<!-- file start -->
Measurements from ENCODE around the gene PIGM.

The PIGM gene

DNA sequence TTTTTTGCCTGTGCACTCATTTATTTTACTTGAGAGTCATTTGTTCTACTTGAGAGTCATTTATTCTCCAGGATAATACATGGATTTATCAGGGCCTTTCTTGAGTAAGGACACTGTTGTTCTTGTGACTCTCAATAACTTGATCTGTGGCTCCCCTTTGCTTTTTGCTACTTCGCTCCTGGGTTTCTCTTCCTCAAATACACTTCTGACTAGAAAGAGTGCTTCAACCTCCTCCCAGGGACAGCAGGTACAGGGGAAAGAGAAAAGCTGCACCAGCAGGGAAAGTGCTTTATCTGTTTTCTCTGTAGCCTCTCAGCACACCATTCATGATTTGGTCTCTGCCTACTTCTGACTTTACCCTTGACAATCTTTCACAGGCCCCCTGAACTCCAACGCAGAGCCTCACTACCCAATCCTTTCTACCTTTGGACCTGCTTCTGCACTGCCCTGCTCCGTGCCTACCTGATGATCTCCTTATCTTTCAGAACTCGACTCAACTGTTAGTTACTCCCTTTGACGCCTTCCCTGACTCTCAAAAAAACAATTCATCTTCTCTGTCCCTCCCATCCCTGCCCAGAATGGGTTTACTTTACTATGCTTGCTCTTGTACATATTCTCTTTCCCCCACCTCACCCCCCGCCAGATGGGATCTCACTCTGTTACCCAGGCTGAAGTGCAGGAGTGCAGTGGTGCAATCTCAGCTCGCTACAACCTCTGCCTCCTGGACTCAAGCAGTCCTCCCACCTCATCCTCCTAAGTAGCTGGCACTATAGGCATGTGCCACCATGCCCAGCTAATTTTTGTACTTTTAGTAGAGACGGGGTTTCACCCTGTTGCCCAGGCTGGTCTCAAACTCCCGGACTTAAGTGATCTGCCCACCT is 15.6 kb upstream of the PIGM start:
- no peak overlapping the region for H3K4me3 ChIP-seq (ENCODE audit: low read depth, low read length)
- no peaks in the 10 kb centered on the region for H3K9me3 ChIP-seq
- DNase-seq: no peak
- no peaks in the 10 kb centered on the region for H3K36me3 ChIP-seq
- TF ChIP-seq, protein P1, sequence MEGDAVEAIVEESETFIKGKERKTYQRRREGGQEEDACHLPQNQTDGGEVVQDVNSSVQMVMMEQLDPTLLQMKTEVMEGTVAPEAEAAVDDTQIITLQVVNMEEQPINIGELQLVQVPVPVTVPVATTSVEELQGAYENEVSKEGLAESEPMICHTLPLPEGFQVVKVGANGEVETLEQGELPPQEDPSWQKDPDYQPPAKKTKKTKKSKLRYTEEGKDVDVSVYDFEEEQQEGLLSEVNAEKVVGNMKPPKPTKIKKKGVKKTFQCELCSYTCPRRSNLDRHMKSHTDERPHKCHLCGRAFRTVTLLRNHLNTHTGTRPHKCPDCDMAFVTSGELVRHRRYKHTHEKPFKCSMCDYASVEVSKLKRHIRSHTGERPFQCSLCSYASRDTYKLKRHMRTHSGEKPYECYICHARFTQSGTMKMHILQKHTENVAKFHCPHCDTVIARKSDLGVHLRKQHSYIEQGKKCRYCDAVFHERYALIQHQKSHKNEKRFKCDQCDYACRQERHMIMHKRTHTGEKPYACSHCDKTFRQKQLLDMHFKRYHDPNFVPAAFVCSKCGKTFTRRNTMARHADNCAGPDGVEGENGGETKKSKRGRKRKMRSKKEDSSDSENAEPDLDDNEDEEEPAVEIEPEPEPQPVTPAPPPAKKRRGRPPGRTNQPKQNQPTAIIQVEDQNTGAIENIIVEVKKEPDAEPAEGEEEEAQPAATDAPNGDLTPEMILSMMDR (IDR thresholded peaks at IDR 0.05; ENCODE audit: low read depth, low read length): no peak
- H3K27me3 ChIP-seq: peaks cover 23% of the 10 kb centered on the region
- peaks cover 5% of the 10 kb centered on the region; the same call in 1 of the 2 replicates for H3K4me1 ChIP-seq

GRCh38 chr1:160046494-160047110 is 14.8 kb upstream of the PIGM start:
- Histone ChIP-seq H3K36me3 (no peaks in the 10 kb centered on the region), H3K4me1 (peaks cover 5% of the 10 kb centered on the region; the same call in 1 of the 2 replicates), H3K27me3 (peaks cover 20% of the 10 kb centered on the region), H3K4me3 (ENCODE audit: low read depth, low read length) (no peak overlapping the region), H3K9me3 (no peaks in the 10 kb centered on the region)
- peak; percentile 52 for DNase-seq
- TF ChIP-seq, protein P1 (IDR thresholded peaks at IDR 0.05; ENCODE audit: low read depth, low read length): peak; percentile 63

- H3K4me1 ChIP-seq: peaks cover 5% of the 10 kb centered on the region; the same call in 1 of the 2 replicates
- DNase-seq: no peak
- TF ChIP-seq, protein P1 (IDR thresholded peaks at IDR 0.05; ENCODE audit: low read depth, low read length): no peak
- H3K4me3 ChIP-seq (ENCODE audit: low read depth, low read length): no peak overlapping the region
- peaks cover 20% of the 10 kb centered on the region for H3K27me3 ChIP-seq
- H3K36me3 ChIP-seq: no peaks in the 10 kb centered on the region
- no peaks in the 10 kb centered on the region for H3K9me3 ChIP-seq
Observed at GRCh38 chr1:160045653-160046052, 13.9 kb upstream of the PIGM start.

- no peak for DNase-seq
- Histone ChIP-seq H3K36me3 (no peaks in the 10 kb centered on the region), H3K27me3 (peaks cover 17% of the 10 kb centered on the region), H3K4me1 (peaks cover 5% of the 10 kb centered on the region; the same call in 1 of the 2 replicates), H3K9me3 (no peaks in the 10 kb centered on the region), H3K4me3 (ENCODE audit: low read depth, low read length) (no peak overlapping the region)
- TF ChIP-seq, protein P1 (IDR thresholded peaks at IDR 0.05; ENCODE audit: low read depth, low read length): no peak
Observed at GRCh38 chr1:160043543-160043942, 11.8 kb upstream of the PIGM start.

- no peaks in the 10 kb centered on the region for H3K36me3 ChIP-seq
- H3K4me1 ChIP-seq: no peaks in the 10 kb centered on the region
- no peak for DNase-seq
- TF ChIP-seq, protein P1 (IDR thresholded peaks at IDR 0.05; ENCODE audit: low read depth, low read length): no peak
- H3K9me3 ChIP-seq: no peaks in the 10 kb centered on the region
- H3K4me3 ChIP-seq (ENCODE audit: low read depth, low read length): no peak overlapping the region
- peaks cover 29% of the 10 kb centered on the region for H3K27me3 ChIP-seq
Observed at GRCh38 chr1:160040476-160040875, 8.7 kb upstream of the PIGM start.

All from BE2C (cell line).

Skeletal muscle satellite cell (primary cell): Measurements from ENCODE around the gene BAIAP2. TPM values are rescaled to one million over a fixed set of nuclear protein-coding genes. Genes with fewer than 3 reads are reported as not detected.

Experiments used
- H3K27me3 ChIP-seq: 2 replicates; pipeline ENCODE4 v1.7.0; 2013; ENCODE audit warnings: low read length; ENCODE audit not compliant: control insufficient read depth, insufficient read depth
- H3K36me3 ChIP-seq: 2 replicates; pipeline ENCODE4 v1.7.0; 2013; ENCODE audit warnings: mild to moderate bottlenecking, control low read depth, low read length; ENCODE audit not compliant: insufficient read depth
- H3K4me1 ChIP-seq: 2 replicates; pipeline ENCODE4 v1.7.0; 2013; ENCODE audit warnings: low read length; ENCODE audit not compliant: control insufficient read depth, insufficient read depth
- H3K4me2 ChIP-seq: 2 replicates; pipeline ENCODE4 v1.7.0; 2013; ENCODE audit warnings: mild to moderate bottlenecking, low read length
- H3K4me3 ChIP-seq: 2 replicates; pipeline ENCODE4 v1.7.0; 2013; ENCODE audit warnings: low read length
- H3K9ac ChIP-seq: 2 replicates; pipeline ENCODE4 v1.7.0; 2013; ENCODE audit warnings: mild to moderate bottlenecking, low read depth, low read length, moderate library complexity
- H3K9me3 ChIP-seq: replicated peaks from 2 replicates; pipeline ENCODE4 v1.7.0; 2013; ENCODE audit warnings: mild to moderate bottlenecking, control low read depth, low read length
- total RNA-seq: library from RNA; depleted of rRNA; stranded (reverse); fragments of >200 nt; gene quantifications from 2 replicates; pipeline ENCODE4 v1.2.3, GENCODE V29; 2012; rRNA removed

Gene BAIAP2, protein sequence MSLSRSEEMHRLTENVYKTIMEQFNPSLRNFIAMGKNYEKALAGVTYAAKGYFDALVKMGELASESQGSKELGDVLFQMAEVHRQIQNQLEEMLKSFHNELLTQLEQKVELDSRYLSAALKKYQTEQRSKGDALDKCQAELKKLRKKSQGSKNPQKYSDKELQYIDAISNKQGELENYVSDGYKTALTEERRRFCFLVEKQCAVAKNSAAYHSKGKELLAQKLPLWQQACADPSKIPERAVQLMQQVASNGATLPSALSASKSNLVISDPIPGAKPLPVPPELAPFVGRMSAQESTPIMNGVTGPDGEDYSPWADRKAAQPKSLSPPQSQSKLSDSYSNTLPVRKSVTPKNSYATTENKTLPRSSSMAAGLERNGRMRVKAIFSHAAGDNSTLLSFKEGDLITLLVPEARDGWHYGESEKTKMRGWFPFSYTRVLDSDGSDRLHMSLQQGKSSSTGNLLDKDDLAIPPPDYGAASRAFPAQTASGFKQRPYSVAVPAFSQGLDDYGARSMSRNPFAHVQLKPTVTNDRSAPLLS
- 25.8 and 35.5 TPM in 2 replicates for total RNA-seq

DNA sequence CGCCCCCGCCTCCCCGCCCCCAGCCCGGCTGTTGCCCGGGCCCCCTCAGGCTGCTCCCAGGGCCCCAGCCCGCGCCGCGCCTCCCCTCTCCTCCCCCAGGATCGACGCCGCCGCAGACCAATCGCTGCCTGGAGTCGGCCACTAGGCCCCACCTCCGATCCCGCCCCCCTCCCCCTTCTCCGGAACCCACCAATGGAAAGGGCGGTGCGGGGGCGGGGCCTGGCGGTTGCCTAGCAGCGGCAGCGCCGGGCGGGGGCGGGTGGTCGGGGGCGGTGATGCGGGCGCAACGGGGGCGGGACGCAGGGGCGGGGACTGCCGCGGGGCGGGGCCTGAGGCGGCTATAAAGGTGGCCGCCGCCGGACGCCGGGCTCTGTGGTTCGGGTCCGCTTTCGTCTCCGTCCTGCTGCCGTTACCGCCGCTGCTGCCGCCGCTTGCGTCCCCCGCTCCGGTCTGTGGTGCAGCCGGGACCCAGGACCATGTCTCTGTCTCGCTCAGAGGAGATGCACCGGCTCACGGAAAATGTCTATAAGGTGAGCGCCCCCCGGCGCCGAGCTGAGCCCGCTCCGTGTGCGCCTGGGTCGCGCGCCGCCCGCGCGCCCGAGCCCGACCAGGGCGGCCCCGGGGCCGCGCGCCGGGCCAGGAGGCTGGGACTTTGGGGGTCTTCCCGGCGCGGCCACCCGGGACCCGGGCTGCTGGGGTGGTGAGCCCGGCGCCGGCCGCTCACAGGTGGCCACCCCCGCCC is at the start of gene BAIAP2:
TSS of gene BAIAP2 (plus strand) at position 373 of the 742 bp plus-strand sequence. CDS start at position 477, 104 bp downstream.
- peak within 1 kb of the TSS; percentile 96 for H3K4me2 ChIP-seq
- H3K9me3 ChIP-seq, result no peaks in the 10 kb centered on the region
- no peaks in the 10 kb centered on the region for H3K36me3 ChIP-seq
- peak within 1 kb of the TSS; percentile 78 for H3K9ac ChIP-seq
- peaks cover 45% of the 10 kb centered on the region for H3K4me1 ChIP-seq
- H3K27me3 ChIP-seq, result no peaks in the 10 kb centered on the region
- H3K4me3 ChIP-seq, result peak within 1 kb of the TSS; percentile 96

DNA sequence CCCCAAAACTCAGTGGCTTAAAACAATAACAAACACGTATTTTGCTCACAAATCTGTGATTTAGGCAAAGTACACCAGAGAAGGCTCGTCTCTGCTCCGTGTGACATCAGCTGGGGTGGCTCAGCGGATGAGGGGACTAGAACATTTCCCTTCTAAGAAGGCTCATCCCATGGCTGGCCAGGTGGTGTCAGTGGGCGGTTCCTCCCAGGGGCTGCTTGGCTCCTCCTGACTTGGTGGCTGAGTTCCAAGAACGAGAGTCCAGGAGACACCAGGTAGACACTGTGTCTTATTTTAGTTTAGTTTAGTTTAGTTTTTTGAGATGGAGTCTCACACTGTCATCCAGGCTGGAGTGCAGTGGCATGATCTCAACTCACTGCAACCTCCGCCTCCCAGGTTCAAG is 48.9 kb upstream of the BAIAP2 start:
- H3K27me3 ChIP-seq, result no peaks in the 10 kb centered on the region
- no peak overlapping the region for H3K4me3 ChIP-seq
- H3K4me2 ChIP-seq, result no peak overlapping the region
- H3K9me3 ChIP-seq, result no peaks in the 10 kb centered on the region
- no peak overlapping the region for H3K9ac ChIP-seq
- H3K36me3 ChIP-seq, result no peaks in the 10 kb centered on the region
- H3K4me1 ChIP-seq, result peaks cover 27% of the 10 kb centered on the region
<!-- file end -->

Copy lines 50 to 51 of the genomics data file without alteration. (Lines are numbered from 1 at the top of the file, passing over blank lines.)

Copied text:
- peak within 1 kb of the TSS; percentile 96 for H3K4me2 ChIP-seq
- H3K9me3 ChIP-seq, result no peaks in the 10 kb centered on the region